The Russian Prime Minister Dmitry Medvedev's warning about the possibility of outbreak of "full-blown wars" with the use of nuclear weapons in the current global security scenario can be seen as a timely interjection on the eve of the G8 and North Atlantic Treaty Organization summits taking place in the United States. Russia has already put the American hosts on prior notice that it will dissociate from any attempt at the G8 to impose views on Syria or Iran.
Speaking at an international conference on international law at St. Petersburg, Medvedev said on Thursday, “The introduction of all sorts of collective sanctions bypassing international institutions does not improve the situation in the world while reckless military operations in foreign states usually end up with radicals coming to power. At some point such actions, which undermine state sovereignty, may well end in a full-blown regional war and even – I’m not trying to spook anyone – the use of nuclear weapons.”
Who could Medvedev have had in mind as the madcap to use nuclear weapons in the 21st century? His remarks pertained to the trend in international life to use "all sorts of collective sanctions bypassing international institutions." Conceivably, Syria and Iran sail into view as the potential arena of conflict.
Consider the following. The US finally decides to shed its ambivalence and intervenes in Syria. Of course, the US would overpower Syria – eventually. Equally, Syria will likely resist, because for Damascus, it is an existential crisis. Large sections of the Syrian nation also militate against foreign intervention. In short, western interventionist forces will have to take some beating as they wade into the Syrian cauldron. This is one context where the temptation may arise to use tactical nuclear weapons to assert the military superiority. The NATO did commit war crimes in Libya to break the stalemate.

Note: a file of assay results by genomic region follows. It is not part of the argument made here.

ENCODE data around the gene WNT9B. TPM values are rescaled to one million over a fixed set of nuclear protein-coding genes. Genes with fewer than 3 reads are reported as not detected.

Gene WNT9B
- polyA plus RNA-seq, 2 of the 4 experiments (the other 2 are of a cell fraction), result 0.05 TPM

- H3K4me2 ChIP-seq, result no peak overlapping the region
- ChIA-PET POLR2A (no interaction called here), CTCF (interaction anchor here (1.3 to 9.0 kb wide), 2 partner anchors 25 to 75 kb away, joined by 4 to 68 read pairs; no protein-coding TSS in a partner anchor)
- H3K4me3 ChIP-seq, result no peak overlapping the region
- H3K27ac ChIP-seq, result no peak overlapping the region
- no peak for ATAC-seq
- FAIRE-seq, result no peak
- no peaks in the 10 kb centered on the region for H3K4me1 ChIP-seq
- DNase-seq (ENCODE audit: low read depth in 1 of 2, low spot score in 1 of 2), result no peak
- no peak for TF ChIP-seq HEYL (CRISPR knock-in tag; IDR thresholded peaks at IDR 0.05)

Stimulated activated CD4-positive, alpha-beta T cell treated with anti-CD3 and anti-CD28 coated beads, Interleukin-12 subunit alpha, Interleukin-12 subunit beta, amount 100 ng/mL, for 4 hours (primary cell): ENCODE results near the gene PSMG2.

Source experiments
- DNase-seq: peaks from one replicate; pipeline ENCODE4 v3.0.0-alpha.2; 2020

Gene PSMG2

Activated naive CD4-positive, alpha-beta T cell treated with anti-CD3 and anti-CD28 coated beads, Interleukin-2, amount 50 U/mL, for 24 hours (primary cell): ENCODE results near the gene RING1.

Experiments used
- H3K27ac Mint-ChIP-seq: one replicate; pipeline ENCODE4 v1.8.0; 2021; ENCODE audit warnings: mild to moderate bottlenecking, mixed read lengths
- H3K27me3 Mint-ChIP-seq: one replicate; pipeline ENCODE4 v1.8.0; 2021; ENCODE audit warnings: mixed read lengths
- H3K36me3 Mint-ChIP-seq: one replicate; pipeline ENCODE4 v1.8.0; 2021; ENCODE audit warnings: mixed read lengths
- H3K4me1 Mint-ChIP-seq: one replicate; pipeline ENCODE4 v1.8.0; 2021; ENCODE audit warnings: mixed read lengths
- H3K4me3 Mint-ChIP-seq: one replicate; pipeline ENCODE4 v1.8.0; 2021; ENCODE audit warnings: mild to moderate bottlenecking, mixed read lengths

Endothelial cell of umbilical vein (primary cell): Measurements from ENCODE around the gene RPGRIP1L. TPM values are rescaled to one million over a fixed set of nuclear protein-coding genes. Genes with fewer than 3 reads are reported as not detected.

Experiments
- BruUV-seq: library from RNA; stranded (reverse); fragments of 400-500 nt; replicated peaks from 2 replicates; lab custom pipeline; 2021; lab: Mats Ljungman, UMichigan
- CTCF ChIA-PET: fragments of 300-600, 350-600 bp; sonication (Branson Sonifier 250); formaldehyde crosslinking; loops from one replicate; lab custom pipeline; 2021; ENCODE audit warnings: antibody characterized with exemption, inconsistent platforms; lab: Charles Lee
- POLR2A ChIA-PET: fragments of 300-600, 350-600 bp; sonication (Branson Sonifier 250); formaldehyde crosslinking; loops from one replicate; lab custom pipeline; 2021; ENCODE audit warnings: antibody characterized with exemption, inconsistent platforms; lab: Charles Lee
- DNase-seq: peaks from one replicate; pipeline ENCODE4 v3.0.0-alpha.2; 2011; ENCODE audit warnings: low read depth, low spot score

Reckless military adventures
A similar scenario is possible also over Iran. In fact, the probability is higher since Iran will resist a US attack like nobody's business. It may seem horrific that the US may contemplate – after a gap of so many decades since Hiroshima and Nagasaki – the use of nuclear weapons to conclusively register victory in a bloody war, but then, there is also a "sleeping partner" to consider – Israel.
Clearly, Israel lacks the military superiority to defeat Iran. And if Iran sets out to teach Israel a harsh lesson or two, US will find itself protecting its ward from annihilation. Moreover, at what point would Israel decide to unleash its own nuclear weapons? And Israel has a consistent track record of using overpowering military might. By the way, Israel is highly likely to be drawn into any conflict over Syria as well.
Now, who says Medvedev had Syria and Iran mind? A US intervention in Pakistan is also an eventuality that cannot be ruled out at some stage if the defeat in Afghanistan turns out to be terribly humiliating to American prestige. Also, factor in that NATO's destiny as a military alliance and a potential global security organization is at stake in Afghanistan. A hard-hitting blow at Pakistan could be just the characteristic US response if the US military bites the dust in Afghanistan. Simply put, the Cambodia analogy repeats.
Of course, it will be an unequal battle since the US is far more powerful than Pakistan. But then, Pakistan also has nuclear weapons. This is where trouble begins. As Medvedev put it, US’ reckless military adventures “usually end up with radicals coming to power.” The observation holds relevance for Syria and Iran, where almost certainly, any “regime change” will result in the ascendancy of radical forces in Damascus and Tehran. But it is almost tailor-made for the developing new phase of the Afghan civil war.
In the event of an extremist takeover in Afghanistan, regional powers may get drawn in, especially Pakistan and India, which are of course nuclear powers. Needless to say, any Pakistan-India rivalry over the Afghan situation in the post-2014 period would have dangerous consequences for regional security. The two countries are engaged in an incipient dialogue that may appear promising at the moment but there is a real danger that the debris of the US’ Afghan strategy may fall on the dialogue and simply emasculate the voices of sanity. It can’t be otherwise, because for Pakistan, a “friendly” government in Kabul constitutes a crucial national interest, which is not open to discussion, while for India, influence in Afghanistan is a key element of its medium and long term regional strategy toward China, which is increasingly becoming an obsessive thought in all that it does.